Becky with the good hair, Red Lobster and ‘revolutionary Black feminism’: Celebrating Beyoncé’s Lemonade five years on

Beyoncé, from above, hanging out of a car window and holding her braids out to the side

Lemonade, Beyoncé’s rumination on infidelity, generational trauma and the resilience of Black women, is five years old today.

In 2014, video footage emerged of Solange Knowles punching and kicking her brother-in-law, Jay-Z, in an elevator at the Metropolitan Museum of Art. While a third party held her back, her sister Beyoncé, Jay-Z’s wife, appeared largely calm, and even smiled at photographers who lay in wait outside.

For months, the only acknowledgment given was a statement confirming that the family had “worked through” their issues – and a wry lyric from Beyoncé about s**t going down “when there’s a billion dollars on an elevator”. Rumours suggested the fight was caused by infidelity on Jay-Z’s part, but they remained just that. Until Lemondade.

For her sixth solo album, released on 23 April, 2016, Beyoncé lifted the veil on what had been, until then, a carefully guarded personal life. She told the story of a love lost – but ultimately, found again – connecting her own grief to that felt by her mother, grandmother and ancestors. “The most disrespected person in America is the Black woman,” Malcolm X proclaims through archive footage in the album’s visual accompaniment, a truth Beyoncé unpacks in breathtaking fashion over 12 an hour of music and film – the latter featuring an extensive cast of Black and brown women, including Serena Williams, her daughter Blue Ivy Carter and, through her words, the poet Warsan Shire.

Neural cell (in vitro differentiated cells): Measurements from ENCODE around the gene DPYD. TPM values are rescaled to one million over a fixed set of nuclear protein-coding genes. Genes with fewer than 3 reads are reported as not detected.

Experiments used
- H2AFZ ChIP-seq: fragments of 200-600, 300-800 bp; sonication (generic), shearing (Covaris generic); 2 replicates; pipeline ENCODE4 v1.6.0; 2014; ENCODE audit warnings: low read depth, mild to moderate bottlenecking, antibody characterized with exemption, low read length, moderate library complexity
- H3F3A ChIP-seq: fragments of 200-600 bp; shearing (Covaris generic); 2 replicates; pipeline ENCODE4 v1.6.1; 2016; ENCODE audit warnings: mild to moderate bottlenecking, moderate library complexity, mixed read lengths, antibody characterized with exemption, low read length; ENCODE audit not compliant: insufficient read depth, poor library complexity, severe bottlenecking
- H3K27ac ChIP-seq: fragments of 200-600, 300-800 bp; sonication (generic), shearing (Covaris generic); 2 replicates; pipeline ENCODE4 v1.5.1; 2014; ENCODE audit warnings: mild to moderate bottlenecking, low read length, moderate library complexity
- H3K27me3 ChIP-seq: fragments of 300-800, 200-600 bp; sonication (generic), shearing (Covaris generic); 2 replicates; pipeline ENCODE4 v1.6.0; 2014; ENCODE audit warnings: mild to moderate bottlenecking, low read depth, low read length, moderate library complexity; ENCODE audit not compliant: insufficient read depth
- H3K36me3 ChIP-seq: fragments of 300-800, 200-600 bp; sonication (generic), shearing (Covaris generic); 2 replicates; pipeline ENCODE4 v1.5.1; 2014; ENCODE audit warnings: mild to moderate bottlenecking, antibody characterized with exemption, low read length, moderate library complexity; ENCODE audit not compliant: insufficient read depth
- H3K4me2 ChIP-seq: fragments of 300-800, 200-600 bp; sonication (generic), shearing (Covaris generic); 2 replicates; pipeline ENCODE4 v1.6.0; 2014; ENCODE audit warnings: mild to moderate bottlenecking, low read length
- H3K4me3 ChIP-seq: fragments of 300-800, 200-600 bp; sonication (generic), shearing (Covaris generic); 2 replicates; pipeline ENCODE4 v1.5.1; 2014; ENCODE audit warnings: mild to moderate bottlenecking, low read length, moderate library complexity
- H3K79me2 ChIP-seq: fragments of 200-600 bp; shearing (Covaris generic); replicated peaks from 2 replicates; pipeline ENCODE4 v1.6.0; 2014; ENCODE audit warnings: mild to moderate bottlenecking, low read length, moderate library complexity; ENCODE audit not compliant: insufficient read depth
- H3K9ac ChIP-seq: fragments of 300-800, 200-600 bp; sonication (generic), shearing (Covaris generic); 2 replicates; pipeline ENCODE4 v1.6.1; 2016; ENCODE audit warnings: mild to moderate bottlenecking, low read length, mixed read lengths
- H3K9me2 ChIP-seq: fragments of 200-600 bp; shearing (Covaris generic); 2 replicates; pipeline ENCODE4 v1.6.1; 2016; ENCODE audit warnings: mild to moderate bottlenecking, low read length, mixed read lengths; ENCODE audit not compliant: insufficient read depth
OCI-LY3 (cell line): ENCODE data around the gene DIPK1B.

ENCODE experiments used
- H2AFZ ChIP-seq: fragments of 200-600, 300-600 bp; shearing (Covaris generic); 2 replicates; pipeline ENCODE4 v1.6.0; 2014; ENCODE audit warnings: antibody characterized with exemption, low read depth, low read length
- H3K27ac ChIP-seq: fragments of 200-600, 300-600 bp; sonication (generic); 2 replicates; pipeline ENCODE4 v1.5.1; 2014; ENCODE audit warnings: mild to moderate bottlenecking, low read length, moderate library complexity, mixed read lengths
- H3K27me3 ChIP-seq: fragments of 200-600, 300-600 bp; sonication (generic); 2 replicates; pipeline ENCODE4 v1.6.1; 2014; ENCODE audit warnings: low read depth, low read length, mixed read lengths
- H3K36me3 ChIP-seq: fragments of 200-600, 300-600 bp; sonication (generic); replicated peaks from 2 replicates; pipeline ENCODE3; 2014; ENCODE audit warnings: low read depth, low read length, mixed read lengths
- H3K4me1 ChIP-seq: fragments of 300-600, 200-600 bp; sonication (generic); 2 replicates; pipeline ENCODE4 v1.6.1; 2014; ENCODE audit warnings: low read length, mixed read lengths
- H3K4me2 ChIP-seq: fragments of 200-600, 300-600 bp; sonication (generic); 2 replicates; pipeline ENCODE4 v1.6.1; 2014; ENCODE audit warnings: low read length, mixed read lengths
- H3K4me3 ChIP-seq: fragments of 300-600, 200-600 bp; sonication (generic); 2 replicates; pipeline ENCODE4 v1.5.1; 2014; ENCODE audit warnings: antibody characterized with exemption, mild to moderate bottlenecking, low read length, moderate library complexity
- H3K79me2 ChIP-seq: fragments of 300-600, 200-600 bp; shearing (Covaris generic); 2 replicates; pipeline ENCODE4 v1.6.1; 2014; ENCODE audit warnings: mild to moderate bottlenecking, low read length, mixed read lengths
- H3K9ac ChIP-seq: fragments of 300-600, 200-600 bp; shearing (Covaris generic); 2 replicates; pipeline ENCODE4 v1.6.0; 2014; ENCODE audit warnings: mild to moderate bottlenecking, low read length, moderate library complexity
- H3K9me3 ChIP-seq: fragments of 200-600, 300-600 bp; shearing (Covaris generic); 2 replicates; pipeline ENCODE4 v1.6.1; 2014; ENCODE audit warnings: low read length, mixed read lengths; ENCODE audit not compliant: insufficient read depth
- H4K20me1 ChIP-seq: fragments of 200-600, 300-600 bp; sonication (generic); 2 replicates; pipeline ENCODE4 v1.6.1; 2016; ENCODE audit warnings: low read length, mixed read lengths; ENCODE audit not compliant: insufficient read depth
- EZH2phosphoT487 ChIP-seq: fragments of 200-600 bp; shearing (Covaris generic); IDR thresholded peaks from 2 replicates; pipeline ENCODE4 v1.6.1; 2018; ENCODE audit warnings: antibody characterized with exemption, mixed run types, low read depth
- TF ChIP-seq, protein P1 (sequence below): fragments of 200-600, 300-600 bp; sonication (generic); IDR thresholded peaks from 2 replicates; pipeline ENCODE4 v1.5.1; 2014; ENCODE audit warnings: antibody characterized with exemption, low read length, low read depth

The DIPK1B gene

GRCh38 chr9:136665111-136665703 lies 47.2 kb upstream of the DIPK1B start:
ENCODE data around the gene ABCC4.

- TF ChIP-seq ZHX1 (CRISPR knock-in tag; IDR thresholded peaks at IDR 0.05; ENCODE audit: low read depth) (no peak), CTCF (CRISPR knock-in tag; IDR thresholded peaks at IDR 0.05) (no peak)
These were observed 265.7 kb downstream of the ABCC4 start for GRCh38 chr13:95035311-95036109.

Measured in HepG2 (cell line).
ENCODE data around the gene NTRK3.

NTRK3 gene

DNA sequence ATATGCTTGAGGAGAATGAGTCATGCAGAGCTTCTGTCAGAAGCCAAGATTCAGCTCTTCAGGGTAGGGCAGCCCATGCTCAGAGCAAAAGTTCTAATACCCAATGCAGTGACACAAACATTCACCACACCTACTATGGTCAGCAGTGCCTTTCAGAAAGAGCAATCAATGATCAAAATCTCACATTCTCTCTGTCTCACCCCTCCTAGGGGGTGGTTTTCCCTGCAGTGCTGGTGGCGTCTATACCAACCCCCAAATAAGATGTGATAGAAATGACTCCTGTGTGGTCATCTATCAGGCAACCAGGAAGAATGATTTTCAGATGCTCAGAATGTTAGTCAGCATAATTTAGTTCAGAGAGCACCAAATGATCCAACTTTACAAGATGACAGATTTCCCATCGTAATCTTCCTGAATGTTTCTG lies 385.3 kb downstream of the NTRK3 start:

Beyoncé in a yellow dress holding a baseball bat

Hold Up. (Parkwood)

“What’s most cathartic about Lemonade,” Miriam Bale wrote in a Billboard piece hailing Lemonade a “revolutionary work of Black feminism”, “is that it dares to make a new canon, finding references in the unphotographed past and future simultaneously, a land of no men”.

As The Guardian’s Syreeta McFadden put it: “The journey in Lemonade centers on a movement for Beyoncé – but really all of us black women by proxy – from pain toward healing and empowerment.” And as her colleague Megan Carpentier noted: “It is not an exaggeration to say that there is no other living musical artist who could ignite such a broad and unavoidable conversation just by releasing a new album.”

Lemonade spawned think-pieces, university courses and entire podcasts dedicated to textual analysis of its themes. It won Grammys (but, infamously, not Album of the Year), a Peabody Award and was named the greatest album by a woman in the 21st century by Rolling Stone. Its lyrics entered the cultural lexicon. A passing reference to the Red Lobster sent sales soaring at the restaurant chain. And half a decade on from its release it continues to inspire conversation, with fans across the world celebrating five years of Lemonade.